• You may get more mileage out of it than I did, of course….

      I like Damon, too. There’s even a scene or two here where he’s really great. Certainly not as if he or anyone else mailed it in.

      I just didn’t care for it enough to recommend it highly. Think it’s at 50% or so on Rotten Tomatoes, too. 😦

    • I’m halfway through it now… Football playoffs kind of got in the way. LOL.

      Manwhile, give it a shot on home video or something, and you wont feel too let down or anything. It had its moments, it wasnt a complete waste.

  7. I’m not a bit surprised her. You could sense the sermonizing in the trailer. Was gonna see. Now I’m gonna skip it. It looks ridiculously predicable and I don’t need to be force-fed an in-your-face environment message from that crew when I go to the movies.

    • It wasn’t the worst example of heavy handedness I’ve ever come across… It wasn’t, say, “Big Miracle” bad or anything. But it was obvious they had an agenda.

      I’m with you though, I prefer my movies to entertain, and leave the enlightening and educating to the documentaries… which do a better job of it anyways.

      • You know, I have no problem with a movie having a message. But good filmmakers can deliver than message in good and entertaining ways. Sounds like this one couldn’t.

      • No, not really. If you took the message out, there wasn’t much to this. It was a kind of standard and routine “Change of heart” story. 😦 I didnt enjoy it all too much. Decent enough, dont get me wrong, its no risk to make anyone’s “Worst Of” lists…

  8. Hi, Fogs and company:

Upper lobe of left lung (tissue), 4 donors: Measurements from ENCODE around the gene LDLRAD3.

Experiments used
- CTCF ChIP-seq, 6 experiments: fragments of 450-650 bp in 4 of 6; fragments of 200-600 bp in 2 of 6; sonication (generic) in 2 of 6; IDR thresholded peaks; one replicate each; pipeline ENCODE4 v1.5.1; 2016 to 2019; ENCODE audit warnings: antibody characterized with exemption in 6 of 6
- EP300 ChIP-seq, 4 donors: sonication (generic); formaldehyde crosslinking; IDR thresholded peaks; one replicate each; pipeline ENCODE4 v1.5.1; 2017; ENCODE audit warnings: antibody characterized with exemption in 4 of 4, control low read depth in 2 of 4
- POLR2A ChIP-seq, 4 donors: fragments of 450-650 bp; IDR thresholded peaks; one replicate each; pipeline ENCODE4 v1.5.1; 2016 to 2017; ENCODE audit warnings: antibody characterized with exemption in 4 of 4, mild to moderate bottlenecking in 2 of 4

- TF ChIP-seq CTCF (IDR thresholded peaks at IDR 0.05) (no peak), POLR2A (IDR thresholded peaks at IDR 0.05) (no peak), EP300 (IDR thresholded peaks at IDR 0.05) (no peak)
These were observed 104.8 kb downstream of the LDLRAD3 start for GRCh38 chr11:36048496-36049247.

Not a huge Matt Damon fan to begin with. And Hollywood really hasn’t had a great industry stopping film since ‘The China Syndrome’. So it doesn’t surprise me that ‘Promised Land’ isn’t faring well.

    “Subtle” isn’t something Hollywood does well to begin with.

      • Hi, Fogs:

        I liked him early on in “The Talented Mr. Ripley”. Where he couldn’t quite hide the creepiness behind his constant smile. He seems a little too packaged by Hollywood to me. Given opportunities that other contemporary actors have to wait years for.

        Though I do give him high props for turning over the later direction of ‘Promised Land’ over to Gus Van Sant. So he could spend more time with
        his wife and kids.

  9. I actually read a very negative review on this one on Friday and sounds like you have the same criticism, Fogs. I like Hal Holbrook but sounds like even he couldn’t save this film.

    • Nah, he’s not in it taht much, either. Only has two or three scenes.

      I mean, it’s not that bad per se… but I wouldnt recommend hitting it in theatres to people. Especially at this time of year, when there’s still so many excellent offerings out there from the holidays…

  10. Pingback: Promised Land: Rebel With an Obvious Cause | Rorschach Reviews